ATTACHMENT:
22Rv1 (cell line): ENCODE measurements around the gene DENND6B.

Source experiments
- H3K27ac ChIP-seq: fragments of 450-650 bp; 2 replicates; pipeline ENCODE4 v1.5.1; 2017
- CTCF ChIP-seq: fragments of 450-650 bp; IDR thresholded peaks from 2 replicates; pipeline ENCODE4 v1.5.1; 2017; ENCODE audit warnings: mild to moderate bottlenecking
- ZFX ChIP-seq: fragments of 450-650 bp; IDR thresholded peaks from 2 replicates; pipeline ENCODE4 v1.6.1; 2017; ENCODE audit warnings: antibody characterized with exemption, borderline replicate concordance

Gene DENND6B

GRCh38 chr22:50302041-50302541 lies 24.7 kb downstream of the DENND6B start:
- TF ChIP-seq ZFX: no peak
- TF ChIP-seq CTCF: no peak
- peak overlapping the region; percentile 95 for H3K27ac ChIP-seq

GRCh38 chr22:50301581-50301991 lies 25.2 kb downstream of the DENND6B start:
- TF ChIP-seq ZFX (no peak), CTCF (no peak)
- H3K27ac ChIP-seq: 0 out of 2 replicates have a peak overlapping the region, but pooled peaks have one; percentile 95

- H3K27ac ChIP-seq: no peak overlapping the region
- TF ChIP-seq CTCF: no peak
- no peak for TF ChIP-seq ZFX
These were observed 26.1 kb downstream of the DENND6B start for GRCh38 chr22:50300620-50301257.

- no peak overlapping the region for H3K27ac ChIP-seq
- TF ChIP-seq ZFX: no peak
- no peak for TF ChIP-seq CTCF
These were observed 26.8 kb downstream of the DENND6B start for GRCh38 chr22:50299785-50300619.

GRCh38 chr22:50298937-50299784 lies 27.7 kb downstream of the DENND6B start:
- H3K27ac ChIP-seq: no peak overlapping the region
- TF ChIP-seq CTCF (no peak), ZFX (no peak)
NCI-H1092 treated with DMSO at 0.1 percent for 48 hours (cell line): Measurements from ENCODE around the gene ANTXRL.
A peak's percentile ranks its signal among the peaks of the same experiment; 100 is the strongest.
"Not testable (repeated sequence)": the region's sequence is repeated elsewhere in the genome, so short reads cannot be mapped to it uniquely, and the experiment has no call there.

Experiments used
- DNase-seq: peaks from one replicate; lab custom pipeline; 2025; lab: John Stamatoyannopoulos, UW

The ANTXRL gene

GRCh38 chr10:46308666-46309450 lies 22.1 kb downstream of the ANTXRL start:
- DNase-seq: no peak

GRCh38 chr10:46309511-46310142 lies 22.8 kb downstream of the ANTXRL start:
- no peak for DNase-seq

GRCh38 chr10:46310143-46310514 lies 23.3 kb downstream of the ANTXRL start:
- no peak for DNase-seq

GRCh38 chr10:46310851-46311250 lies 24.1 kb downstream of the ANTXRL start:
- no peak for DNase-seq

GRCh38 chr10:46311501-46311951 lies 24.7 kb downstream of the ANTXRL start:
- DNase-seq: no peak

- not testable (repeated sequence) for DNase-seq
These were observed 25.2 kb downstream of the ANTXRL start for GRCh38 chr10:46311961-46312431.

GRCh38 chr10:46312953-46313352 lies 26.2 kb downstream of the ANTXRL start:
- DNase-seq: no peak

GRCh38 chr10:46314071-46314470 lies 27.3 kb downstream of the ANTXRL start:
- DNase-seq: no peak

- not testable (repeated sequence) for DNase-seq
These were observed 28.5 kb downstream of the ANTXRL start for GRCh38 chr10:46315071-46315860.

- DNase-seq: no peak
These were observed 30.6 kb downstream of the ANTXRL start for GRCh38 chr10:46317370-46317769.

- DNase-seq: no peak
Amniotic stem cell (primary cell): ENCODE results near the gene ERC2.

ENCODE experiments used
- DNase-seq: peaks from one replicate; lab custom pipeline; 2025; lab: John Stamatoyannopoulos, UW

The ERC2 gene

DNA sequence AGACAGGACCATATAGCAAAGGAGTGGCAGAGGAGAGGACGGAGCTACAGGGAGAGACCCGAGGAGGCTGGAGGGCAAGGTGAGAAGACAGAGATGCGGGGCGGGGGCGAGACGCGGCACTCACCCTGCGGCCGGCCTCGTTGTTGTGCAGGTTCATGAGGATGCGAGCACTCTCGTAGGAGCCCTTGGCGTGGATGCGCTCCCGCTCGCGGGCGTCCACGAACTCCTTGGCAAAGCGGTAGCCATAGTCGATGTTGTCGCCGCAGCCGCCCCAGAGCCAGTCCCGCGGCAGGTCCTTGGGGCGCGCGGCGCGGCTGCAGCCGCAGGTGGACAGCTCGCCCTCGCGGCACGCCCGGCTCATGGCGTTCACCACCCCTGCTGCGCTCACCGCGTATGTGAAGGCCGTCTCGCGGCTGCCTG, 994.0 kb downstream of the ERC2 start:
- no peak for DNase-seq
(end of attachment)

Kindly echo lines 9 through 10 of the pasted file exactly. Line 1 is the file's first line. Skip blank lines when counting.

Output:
- TF ChIP-seq CTCF: no peak
- peak overlapping the region; percentile 95 for H3K27ac ChIP-seq